Celebrating B.H. Friedman
The Pollock-Krasner House and Study Center in Springs will be the site of a memorial gathering on Sunday for the writer B.H. Friedman, who was perhaps most famous for his 1972 biography, “Jackson Pollock: Energy Made Visible.” Among his works to be read is a one-act play, “Meeting the Master,” about the first time he met the artist.
Bernard Harper Friedman died of complications from pneumonia on Jan. 4 at the age of 84. A former real estate executive who lived in East Hampton for many years, he gave up that work to write — not only biographies (the arts patron Gertrude Vanderbilt Whitney was another subject) but a memoir of drug experimentation and novels, too, most recently “My Case Rests,” from 2009.
The event, which starts at 5 p.m., will offer food, drink, and ample reminiscences. Anyone interested in being a reader can call the Pollock-Krasner House and speak to its director, Helen Harrison, or drop a line to firstname.lastname@example.org.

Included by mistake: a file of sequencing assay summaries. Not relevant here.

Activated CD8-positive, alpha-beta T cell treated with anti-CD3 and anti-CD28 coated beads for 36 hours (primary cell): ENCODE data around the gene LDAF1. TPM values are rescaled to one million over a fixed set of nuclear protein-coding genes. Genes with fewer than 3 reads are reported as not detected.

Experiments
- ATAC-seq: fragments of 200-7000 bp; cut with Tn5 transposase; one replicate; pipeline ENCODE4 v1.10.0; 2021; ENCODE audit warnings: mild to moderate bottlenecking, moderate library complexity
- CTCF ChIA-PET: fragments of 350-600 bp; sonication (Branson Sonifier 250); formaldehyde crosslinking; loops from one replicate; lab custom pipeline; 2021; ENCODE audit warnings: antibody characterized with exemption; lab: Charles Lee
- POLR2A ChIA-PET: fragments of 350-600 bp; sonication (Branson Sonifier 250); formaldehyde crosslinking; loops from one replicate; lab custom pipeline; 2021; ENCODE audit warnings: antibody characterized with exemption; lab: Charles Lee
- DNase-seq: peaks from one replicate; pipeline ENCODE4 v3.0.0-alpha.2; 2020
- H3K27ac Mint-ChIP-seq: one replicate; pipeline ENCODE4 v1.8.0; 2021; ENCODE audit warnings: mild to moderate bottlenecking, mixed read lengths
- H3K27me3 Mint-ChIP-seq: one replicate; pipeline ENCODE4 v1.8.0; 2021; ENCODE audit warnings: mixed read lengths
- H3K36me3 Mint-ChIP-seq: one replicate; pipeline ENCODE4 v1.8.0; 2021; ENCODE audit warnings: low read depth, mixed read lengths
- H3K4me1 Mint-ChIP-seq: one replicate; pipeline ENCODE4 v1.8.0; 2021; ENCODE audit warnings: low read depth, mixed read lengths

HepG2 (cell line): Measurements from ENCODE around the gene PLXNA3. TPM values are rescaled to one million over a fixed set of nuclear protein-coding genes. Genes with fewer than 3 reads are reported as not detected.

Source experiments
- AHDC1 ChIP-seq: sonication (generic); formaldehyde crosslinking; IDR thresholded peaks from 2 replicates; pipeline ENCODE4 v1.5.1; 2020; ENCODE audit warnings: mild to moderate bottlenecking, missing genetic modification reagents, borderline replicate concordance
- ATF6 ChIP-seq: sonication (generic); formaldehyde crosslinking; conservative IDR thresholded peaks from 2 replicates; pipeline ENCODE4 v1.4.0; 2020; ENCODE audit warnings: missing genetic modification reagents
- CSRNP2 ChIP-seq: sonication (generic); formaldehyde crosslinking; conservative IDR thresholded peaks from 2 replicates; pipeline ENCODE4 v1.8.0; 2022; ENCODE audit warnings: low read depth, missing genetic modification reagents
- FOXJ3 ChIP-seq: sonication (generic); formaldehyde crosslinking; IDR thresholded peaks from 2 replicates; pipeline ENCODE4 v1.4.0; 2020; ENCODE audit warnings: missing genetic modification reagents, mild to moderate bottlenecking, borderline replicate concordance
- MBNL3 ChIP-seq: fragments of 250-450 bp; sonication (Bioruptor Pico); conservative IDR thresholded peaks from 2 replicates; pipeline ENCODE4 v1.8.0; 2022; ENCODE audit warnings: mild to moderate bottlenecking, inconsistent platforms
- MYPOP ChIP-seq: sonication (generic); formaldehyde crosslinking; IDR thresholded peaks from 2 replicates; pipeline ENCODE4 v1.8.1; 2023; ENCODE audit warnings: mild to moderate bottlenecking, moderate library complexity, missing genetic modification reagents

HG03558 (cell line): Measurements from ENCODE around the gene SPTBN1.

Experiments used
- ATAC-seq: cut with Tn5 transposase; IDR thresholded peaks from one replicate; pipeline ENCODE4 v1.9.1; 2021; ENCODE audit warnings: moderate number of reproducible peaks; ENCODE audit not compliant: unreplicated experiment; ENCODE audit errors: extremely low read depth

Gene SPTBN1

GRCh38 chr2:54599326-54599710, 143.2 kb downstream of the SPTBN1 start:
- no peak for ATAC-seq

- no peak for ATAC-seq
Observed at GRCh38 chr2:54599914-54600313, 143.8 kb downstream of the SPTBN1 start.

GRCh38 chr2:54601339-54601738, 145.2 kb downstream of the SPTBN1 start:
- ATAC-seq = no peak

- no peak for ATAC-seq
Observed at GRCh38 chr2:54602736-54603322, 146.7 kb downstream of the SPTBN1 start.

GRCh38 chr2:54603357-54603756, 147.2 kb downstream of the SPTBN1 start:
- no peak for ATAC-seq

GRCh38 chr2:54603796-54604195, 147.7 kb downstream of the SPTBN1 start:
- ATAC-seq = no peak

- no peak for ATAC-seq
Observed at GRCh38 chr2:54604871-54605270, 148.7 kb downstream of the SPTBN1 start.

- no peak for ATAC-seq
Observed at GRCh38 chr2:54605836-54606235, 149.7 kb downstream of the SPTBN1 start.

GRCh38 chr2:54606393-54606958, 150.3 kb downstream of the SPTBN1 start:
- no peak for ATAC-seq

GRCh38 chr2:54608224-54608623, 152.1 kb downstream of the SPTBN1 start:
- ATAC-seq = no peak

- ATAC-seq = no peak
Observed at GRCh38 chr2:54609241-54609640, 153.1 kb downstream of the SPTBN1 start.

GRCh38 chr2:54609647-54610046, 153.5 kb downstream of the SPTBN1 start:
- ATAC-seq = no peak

“Everything Beautiful” in Sag
Simon Van Booy’s first published work appeared in this newspaper back in 2000. He came to the South Fork to get an M.F.A. in writing from Southampton College and, though he now lives in the Williamsburg section of Brooklyn, he’s been coming back ever since. For readings, too, like the one on Saturday at 6 p.m. at Canio’s Books in Sag Harbor, where the featured book will be his spanking-new debut novel, “Everything Beautiful Began After,” which involves American expats in Greece.
It follows two well-received story collections, “The Secret Lives of People in Love,” from 2007, and “Love Begins in Winter,” which, more than well received, won the $50,000 Frank O’Connor International Short Story Award in 2009. Not a bad supplement for a single father teaching at the School of Visual Arts.